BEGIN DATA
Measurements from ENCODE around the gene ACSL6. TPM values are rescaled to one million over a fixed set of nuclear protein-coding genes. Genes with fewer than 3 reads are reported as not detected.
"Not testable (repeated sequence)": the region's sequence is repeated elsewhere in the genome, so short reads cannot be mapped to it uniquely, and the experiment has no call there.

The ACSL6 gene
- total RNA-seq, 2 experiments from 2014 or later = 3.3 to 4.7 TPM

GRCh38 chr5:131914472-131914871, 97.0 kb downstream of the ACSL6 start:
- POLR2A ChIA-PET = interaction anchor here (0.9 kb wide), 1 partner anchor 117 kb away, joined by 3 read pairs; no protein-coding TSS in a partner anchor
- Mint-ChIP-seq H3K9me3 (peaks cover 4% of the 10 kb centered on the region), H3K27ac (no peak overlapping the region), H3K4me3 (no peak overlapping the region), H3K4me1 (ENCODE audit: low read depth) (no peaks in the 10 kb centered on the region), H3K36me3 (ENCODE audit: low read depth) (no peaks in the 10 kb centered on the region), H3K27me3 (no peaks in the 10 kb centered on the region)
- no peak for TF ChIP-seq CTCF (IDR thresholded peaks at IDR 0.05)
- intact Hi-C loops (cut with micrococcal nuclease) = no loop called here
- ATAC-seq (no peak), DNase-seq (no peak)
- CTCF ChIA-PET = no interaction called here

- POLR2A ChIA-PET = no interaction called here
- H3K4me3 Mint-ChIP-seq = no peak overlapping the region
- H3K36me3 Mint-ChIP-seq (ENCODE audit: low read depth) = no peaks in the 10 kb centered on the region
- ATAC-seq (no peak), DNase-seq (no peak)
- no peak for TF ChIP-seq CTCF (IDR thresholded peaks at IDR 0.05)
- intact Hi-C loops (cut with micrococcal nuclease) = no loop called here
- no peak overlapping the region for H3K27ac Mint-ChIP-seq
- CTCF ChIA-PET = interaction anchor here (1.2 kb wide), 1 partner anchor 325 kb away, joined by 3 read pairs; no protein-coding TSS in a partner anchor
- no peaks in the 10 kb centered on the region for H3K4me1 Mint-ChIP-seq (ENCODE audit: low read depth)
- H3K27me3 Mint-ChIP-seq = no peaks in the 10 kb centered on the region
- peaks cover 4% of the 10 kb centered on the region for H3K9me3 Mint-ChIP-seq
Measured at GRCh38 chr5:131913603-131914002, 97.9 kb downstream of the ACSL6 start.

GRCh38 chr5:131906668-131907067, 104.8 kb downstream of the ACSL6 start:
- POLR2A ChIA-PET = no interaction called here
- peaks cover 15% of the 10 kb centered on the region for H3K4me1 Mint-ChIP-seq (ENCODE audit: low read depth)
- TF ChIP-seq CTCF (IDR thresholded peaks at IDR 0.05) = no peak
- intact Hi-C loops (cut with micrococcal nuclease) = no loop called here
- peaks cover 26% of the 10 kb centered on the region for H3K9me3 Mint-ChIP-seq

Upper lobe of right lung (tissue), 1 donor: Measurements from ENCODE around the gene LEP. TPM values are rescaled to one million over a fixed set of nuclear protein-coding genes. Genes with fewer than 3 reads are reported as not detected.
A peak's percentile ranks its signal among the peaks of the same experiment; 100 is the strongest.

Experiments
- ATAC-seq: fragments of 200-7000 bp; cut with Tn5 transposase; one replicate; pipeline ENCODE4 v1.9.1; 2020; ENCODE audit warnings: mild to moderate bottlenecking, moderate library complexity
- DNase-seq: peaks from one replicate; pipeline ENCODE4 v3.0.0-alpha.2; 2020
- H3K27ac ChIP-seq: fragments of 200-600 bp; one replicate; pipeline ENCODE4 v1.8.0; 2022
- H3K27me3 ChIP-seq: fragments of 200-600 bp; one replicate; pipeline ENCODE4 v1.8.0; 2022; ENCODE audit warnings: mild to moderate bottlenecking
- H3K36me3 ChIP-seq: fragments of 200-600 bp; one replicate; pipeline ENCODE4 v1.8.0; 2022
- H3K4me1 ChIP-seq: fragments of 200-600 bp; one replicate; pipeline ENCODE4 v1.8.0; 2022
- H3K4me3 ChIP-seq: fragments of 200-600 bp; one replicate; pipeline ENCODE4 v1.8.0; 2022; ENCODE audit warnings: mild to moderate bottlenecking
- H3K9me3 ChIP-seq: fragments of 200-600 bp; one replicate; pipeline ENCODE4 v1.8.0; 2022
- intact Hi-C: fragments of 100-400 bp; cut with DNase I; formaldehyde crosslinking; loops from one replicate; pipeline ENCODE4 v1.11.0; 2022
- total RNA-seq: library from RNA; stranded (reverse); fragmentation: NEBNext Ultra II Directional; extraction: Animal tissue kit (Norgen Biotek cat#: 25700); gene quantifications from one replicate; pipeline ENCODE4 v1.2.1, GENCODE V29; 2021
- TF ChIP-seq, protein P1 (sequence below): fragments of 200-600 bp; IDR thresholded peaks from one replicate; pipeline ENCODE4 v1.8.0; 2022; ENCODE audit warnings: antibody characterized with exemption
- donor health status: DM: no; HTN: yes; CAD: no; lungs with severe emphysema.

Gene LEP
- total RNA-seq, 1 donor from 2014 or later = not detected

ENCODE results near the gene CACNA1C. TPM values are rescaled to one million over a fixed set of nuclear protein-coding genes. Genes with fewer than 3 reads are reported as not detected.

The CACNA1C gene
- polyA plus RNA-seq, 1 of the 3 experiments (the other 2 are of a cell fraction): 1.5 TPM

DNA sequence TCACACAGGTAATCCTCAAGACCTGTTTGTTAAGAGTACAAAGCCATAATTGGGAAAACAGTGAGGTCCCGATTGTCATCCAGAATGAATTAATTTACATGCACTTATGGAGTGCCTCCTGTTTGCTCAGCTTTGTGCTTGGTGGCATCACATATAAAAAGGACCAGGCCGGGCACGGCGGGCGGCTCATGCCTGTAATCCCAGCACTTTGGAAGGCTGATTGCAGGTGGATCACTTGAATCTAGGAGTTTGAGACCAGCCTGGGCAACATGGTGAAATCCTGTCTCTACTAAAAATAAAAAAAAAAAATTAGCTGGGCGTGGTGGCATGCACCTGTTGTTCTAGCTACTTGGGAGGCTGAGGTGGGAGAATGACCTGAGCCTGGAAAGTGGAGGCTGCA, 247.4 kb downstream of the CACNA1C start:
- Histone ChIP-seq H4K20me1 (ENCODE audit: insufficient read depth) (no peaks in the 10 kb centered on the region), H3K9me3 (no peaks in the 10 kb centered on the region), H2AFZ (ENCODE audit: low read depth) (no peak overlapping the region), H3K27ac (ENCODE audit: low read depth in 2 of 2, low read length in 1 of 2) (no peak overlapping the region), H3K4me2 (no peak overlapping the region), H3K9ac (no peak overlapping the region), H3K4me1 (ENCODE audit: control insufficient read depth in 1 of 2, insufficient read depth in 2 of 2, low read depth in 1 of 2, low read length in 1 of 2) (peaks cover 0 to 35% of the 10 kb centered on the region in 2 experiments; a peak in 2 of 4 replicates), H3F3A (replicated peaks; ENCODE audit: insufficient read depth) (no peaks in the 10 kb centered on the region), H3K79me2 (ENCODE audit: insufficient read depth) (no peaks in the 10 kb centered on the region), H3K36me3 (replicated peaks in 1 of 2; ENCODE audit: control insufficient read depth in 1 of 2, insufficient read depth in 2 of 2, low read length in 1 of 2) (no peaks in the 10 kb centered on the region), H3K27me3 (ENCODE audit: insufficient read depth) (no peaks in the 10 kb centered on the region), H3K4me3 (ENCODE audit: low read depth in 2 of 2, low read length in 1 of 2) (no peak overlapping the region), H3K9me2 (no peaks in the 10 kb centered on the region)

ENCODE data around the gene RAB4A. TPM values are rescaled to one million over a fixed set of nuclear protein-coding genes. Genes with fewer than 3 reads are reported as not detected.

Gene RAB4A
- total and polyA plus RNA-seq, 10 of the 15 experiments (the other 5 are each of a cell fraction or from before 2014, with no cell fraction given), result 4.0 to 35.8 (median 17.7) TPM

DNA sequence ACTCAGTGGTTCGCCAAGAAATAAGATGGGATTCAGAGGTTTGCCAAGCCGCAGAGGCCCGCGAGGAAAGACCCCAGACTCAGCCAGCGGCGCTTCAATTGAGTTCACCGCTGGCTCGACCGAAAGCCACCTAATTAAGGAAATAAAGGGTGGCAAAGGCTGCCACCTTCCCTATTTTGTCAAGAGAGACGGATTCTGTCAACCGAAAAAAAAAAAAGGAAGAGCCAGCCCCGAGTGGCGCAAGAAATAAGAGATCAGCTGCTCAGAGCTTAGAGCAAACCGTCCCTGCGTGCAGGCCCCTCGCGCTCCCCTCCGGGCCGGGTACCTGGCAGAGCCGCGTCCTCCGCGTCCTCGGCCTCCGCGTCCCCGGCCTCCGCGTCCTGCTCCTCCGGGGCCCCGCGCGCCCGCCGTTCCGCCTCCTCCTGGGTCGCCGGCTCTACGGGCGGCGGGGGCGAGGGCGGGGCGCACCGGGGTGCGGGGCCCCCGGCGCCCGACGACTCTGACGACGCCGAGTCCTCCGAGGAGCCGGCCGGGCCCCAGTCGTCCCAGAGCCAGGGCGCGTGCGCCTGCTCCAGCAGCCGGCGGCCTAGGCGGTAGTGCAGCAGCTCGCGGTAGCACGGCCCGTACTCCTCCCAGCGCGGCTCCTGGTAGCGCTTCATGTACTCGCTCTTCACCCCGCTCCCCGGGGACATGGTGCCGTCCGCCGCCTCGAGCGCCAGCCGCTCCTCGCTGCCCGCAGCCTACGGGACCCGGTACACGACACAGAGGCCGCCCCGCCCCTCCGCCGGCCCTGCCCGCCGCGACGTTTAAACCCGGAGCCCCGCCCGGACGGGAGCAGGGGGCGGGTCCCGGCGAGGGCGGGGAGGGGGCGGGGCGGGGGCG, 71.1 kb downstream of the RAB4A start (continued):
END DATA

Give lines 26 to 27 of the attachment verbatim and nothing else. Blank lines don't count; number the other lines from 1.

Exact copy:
- peaks cover 15% of the 10 kb centered on the region for H3K4me1 Mint-ChIP-seq (ENCODE audit: low read depth)
- TF ChIP-seq CTCF (IDR thresholded peaks at IDR 0.05) = no peak